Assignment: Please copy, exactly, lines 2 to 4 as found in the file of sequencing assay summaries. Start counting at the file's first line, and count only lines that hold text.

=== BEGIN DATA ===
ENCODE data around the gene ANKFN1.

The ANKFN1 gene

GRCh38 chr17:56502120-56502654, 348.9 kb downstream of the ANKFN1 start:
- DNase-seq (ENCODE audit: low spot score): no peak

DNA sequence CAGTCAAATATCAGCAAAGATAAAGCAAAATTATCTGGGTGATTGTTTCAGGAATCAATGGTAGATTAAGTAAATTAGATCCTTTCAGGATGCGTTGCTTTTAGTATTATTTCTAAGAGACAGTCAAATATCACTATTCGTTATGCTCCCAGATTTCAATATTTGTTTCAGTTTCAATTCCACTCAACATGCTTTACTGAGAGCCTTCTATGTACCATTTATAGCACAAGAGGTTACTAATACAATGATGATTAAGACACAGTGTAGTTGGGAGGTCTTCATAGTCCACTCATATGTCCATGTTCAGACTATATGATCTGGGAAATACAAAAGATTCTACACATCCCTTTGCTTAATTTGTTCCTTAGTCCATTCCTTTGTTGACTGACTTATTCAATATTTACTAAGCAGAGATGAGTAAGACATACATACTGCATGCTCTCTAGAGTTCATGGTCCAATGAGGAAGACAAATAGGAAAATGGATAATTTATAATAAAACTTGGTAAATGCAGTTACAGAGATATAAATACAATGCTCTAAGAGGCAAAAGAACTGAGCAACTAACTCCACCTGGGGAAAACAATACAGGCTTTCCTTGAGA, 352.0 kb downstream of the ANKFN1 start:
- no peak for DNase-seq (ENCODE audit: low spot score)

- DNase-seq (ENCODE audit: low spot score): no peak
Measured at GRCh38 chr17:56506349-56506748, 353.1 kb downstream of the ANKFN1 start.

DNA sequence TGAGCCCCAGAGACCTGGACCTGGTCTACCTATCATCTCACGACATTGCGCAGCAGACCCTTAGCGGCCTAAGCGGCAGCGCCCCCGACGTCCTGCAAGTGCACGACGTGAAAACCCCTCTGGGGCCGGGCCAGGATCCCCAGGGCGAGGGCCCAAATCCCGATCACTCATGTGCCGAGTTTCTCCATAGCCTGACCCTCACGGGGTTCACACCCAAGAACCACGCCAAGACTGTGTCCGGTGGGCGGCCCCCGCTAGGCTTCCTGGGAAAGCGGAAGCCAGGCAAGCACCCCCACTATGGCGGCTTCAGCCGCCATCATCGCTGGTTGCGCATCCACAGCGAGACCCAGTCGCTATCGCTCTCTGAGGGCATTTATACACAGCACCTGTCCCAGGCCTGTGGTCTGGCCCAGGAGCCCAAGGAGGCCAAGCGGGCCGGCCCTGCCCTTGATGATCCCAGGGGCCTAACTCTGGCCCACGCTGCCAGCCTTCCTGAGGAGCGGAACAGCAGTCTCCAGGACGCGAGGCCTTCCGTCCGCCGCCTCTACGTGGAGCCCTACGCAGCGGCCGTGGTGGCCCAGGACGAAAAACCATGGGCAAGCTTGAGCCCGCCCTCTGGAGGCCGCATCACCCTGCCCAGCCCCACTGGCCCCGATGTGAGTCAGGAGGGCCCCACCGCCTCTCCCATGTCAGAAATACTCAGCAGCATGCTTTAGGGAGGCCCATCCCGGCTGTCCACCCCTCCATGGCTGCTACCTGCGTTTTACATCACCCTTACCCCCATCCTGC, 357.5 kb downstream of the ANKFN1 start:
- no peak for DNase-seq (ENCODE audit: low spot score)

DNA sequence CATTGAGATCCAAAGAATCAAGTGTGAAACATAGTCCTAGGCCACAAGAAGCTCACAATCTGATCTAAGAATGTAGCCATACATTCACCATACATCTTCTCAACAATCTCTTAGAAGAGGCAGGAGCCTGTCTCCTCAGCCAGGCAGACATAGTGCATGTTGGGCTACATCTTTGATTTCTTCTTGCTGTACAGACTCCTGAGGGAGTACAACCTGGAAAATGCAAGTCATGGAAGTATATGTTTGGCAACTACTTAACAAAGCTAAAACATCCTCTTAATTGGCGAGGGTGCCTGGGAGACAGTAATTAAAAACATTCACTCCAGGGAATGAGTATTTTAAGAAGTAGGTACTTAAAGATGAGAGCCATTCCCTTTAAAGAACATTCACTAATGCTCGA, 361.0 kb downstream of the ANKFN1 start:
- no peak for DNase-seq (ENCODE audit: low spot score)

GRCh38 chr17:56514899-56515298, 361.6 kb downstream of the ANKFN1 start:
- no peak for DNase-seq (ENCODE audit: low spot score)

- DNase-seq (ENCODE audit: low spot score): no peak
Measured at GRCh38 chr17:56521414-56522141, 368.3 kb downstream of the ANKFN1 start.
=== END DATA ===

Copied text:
The ANKFN1 gene

GRCh38 chr17:56502120-56502654, 348.9 kb downstream of the ANKFN1 start:
- DNase-seq (ENCODE audit: low spot score): no peak